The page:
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Thomas P. Susdorf from the film “Gunner Palace."

Michael Tucker

“In war, everything matters.” An interview with filmmaker Mike Tucker

Twenty years ago today, the US invaded Iraq. Just weeks later, the American filmmaker — and frequent GZERO contributor — Mike Tucker embedded with a group of fresh-faced US troops in Iraq, to make the film “Gunner Palace.”

It was the first great documentary about the war – a gripping, chaotic, and occasionally darkly humorous portrait of what was, basically, a group of kids sent to kill in a country that they knew little about. One of those soldiers, Specialist Thomas P. Susdorf, is pictured above.

“To be a combat veteran is awesome, it’ll be great to look back on,” says one of Susdorf's fellow gunners partway through the film, “I’m just trying to get to the point where I can look back on it.”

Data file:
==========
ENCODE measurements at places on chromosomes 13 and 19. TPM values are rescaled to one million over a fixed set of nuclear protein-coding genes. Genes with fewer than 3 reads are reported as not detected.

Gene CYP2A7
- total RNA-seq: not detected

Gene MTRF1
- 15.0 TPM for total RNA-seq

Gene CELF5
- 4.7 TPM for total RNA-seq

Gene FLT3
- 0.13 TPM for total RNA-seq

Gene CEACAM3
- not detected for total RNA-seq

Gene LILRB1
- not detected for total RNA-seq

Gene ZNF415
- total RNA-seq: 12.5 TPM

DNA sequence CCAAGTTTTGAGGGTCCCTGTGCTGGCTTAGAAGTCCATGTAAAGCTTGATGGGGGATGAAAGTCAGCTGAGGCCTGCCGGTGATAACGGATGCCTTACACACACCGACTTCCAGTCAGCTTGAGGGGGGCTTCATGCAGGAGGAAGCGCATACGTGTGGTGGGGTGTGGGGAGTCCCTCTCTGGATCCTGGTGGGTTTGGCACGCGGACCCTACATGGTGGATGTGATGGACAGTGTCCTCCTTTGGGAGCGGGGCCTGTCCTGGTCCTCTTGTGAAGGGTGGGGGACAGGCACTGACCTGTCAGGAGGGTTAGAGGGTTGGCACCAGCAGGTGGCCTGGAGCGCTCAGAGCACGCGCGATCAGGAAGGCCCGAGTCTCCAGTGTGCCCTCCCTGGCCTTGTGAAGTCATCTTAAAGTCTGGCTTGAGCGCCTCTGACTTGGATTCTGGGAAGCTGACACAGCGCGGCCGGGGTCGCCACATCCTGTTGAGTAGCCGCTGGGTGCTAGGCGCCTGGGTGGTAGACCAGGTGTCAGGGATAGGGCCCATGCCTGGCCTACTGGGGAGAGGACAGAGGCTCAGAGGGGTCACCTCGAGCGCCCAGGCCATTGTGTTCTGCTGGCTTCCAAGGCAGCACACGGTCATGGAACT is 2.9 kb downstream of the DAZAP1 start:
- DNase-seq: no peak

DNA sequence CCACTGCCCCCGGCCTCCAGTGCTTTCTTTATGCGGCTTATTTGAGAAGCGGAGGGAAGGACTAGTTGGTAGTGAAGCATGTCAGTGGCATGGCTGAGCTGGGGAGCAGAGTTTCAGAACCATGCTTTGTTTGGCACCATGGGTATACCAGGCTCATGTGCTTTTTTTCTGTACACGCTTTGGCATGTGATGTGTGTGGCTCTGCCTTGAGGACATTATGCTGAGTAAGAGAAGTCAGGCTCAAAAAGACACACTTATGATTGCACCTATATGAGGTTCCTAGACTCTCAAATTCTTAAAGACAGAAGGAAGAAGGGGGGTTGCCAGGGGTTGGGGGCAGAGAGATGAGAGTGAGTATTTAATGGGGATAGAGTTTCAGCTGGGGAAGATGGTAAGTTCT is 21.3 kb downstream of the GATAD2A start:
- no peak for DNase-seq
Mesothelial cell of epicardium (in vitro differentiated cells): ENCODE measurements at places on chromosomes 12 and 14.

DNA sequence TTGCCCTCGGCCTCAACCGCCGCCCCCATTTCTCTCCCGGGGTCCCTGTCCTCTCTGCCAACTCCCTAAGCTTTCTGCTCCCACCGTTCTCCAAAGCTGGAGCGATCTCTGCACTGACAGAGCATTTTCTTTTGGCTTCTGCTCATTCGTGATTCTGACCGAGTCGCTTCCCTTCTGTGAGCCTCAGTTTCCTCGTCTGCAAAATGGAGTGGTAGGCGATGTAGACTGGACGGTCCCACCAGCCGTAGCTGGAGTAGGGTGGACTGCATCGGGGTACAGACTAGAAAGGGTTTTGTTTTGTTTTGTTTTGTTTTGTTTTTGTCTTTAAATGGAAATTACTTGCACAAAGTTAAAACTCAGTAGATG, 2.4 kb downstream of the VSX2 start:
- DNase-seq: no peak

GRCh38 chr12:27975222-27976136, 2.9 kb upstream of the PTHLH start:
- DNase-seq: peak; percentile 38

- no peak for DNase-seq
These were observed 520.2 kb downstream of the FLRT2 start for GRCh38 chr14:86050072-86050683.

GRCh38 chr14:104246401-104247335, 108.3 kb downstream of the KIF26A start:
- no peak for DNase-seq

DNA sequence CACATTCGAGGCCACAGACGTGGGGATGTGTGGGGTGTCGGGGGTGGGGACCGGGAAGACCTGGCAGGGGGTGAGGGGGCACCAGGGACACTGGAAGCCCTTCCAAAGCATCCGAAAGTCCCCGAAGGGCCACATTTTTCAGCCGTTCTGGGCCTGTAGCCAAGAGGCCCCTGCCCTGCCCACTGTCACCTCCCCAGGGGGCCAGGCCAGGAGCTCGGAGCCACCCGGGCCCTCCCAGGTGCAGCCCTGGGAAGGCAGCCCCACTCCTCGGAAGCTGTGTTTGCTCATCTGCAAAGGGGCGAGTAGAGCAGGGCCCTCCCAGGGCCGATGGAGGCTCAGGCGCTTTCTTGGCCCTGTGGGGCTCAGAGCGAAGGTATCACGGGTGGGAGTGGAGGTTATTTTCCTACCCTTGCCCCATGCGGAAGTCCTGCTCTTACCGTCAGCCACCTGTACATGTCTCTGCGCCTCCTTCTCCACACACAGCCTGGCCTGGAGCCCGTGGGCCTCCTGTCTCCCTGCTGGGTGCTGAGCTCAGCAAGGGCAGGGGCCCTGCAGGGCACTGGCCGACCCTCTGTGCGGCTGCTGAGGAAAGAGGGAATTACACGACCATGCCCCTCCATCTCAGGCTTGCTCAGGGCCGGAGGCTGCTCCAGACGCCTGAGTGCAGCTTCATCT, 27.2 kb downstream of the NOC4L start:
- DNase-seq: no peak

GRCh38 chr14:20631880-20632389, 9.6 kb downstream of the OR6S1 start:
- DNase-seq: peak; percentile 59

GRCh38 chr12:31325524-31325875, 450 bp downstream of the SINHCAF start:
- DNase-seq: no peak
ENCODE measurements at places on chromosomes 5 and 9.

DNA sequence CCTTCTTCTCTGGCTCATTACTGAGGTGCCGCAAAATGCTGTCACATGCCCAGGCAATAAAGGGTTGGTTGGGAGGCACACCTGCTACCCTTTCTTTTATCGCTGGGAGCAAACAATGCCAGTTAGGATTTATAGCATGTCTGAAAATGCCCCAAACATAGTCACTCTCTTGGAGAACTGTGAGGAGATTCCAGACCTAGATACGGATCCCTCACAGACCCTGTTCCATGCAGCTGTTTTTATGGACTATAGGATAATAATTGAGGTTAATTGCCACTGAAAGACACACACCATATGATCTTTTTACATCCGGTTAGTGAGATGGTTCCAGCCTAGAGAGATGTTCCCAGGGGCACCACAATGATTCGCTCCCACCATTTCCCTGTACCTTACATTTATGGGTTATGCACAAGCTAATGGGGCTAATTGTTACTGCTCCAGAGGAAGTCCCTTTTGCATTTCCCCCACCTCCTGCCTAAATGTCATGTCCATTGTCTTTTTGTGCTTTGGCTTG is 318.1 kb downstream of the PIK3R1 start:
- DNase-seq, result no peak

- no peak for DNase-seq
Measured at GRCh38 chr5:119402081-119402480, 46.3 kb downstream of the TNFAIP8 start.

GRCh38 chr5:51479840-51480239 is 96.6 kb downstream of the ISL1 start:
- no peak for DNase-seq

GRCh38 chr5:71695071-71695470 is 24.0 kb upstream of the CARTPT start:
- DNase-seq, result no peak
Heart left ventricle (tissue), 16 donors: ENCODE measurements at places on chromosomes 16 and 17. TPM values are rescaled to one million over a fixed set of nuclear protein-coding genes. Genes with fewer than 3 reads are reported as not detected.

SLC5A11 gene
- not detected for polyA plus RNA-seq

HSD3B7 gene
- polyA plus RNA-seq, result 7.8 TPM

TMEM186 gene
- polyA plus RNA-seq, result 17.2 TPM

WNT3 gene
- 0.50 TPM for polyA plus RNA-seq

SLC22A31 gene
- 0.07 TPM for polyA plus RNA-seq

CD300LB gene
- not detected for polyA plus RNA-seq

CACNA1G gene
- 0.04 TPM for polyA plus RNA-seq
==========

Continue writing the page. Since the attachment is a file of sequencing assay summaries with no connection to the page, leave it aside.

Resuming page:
That point is now. During the pandemic, Mike and co-director Petra Epperlein crisscrossed the United States, tracking down the Gunner Palace kids to learn how the war has shaped their lives ever since.

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The cost of war: Senator Tammy Duckworth on what we owe veterans
The cost of war: Senator Tammy Duckworth on what we owe veterans | GZERO World

The cost of war: Senator Tammy Duckworth on what we owe veterans

The true cost of war is a lot more than tanks, helicopters, and ammunition, according to US Senator Tammy Duckworth (D-IL), who joins GZERO World to reflect on the 20th anniversary of the US-led invasion of Iraq. Duckworth was a helicopter pilot who lost both her legs in Iraq, one of thousands of veterans who returned home wounded, and intimately understands that the costs of war go far beyond the conflict ending.

Is the United States fulfilling its obligation to provide adequate services for its veterans? In a conversation with Ian Bremmer, Duckworth emphasizes “the obligation we have to our veterans” to live up to the promises we made to them. The United States made a deal with its veterans, she says, “to honor their service and sacrifices,” and it is “non-negotiable to break that promise.” Otherwise, how can we expect people to volunteer to serve?

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